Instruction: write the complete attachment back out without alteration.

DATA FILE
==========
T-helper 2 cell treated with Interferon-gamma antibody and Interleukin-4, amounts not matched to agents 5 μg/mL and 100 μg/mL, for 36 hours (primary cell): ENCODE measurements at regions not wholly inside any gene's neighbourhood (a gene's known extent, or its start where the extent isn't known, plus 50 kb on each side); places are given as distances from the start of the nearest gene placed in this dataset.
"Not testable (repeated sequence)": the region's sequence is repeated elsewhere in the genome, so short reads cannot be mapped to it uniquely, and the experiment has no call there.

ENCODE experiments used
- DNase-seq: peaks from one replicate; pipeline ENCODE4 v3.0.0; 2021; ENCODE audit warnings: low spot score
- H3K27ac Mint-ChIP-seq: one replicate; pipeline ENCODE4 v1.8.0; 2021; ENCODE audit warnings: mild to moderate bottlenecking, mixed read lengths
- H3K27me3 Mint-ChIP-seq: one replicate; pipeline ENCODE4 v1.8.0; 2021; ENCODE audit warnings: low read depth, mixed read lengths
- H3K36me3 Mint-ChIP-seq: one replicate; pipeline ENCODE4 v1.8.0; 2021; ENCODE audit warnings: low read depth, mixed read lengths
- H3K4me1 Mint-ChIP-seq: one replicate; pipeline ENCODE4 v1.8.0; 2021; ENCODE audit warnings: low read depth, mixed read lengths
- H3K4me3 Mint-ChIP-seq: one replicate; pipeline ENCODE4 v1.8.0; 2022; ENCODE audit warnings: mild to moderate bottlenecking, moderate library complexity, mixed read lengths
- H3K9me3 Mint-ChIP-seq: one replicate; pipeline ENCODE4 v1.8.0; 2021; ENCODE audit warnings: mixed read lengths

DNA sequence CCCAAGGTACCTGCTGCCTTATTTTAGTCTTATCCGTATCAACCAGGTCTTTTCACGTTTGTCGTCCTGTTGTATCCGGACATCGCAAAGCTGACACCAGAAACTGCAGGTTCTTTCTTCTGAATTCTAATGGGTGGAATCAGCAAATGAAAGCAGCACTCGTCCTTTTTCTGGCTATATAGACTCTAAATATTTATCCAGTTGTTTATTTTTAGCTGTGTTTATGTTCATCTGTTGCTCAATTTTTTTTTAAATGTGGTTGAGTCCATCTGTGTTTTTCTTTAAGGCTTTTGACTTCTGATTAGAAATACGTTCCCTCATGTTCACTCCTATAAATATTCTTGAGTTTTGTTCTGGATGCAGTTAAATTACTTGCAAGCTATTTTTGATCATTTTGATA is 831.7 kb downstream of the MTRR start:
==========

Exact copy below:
T-helper 2 cell treated with Interferon-gamma antibody and Interleukin-4, amounts not matched to agents 5 μg/mL and 100 μg/mL, for 36 hours (primary cell): ENCODE measurements at regions not wholly inside any gene's neighbourhood (a gene's known extent, or its start where the extent isn't known, plus 50 kb on each side); places are given as distances from the start of the nearest gene placed in this dataset.
"Not testable (repeated sequence)": the region's sequence is repeated elsewhere in the genome, so short reads cannot be mapped to it uniquely, and the experiment has no call there.

ENCODE experiments used
- DNase-seq: peaks from one replicate; pipeline ENCODE4 v3.0.0; 2021; ENCODE audit warnings: low spot score
- H3K27ac Mint-ChIP-seq: one replicate; pipeline ENCODE4 v1.8.0; 2021; ENCODE audit warnings: mild to moderate bottlenecking, mixed read lengths
- H3K27me3 Mint-ChIP-seq: one replicate; pipeline ENCODE4 v1.8.0; 2021; ENCODE audit warnings: low read depth, mixed read lengths
- H3K36me3 Mint-ChIP-seq: one replicate; pipeline ENCODE4 v1.8.0; 2021; ENCODE audit warnings: low read depth, mixed read lengths
- H3K4me1 Mint-ChIP-seq: one replicate; pipeline ENCODE4 v1.8.0; 2021; ENCODE audit warnings: low read depth, mixed read lengths
- H3K4me3 Mint-ChIP-seq: one replicate; pipeline ENCODE4 v1.8.0; 2022; ENCODE audit warnings: mild to moderate bottlenecking, moderate library complexity, mixed read lengths
- H3K9me3 Mint-ChIP-seq: one replicate; pipeline ENCODE4 v1.8.0; 2021; ENCODE audit warnings: mixed read lengths

DNA sequence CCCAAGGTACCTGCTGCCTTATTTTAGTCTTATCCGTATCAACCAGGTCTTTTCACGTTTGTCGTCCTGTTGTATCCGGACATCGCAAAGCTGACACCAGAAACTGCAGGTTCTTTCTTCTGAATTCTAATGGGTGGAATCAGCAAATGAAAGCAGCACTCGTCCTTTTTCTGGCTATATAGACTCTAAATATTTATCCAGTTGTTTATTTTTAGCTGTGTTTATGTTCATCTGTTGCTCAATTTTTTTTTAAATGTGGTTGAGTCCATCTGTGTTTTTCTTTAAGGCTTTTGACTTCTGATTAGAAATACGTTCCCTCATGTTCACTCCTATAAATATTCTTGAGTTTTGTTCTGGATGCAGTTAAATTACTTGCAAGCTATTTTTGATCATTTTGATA is 831.7 kb downstream of the MTRR start: